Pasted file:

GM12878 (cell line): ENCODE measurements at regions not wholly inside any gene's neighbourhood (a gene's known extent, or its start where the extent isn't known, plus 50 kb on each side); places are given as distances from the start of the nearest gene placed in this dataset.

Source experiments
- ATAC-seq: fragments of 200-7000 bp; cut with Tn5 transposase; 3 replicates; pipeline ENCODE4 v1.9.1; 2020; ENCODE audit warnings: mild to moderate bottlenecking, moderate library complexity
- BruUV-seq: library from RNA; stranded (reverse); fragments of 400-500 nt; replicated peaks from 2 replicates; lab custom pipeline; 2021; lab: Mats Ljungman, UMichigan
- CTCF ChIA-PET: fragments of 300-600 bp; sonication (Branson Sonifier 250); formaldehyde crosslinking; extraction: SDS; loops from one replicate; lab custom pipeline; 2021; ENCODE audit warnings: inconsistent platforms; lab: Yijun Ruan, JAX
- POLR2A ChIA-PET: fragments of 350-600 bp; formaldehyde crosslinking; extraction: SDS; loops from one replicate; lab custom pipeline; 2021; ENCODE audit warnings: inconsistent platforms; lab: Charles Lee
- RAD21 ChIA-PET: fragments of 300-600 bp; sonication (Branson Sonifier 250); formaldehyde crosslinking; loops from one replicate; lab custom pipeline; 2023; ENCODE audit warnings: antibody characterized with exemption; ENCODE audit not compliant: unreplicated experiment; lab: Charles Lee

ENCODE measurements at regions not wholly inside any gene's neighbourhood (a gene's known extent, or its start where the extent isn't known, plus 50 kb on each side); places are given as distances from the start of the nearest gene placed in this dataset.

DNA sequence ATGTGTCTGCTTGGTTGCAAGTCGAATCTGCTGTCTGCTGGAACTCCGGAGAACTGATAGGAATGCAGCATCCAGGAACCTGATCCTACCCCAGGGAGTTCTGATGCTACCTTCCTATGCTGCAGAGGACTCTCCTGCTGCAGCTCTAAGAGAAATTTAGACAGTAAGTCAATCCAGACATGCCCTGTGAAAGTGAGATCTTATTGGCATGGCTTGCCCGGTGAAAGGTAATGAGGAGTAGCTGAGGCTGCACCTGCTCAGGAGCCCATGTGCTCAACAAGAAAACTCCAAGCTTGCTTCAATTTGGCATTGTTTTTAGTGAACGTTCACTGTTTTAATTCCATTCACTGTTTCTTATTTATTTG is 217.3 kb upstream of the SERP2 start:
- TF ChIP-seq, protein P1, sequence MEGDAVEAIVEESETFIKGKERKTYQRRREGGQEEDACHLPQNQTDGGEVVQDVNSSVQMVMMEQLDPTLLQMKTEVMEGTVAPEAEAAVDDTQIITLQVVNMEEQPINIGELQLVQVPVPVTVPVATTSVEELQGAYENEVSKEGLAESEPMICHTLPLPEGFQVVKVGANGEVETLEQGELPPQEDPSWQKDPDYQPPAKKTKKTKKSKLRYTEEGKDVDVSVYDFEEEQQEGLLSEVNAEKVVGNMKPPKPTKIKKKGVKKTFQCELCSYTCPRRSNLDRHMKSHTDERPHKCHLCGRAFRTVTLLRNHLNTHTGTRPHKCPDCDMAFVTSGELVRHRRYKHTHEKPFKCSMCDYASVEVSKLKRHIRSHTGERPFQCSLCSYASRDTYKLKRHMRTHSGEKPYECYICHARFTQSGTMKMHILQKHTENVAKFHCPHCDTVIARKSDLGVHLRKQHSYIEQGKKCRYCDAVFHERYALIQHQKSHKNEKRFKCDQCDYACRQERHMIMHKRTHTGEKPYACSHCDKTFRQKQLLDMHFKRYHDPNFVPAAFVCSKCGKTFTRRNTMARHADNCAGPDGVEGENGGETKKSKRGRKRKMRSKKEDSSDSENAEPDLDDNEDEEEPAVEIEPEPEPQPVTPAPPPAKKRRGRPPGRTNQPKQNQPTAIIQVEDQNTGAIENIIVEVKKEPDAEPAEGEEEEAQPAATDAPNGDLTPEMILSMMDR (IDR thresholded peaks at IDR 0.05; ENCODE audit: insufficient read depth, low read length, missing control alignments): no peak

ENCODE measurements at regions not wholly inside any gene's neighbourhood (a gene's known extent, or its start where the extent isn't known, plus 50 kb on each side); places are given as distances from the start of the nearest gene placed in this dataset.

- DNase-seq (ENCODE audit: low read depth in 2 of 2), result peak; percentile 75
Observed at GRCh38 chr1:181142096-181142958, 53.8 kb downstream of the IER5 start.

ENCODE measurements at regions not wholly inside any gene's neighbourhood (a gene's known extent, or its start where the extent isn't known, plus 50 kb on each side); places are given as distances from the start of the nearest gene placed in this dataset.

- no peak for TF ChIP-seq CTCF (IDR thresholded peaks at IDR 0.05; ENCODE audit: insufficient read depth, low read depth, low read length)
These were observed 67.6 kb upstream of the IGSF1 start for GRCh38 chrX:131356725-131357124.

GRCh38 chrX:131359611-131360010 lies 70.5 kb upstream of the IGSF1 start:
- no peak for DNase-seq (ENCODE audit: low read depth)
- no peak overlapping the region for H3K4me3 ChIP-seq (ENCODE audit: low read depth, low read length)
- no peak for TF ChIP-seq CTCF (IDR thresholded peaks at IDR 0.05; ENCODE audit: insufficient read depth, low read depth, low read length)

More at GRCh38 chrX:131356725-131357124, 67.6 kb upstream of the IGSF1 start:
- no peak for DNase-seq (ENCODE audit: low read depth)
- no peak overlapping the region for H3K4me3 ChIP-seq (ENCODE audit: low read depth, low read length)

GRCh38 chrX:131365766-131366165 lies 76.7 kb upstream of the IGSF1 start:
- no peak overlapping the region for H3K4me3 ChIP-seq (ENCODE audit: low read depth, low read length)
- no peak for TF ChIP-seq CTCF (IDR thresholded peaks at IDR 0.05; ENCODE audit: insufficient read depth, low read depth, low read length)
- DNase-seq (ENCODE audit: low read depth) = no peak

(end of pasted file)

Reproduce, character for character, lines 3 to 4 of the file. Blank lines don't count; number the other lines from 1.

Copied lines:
- ATAC-seq: fragments of 200-7000 bp; cut with Tn5 transposase; 3 replicates; pipeline ENCODE4 v1.9.1; 2020; ENCODE audit warnings: mild to moderate bottlenecking, moderate library complexity
- BruUV-seq: library from RNA; stranded (reverse); fragments of 400-500 nt; replicated peaks from 2 replicates; lab custom pipeline; 2021; lab: Mats Ljungman, UMichigan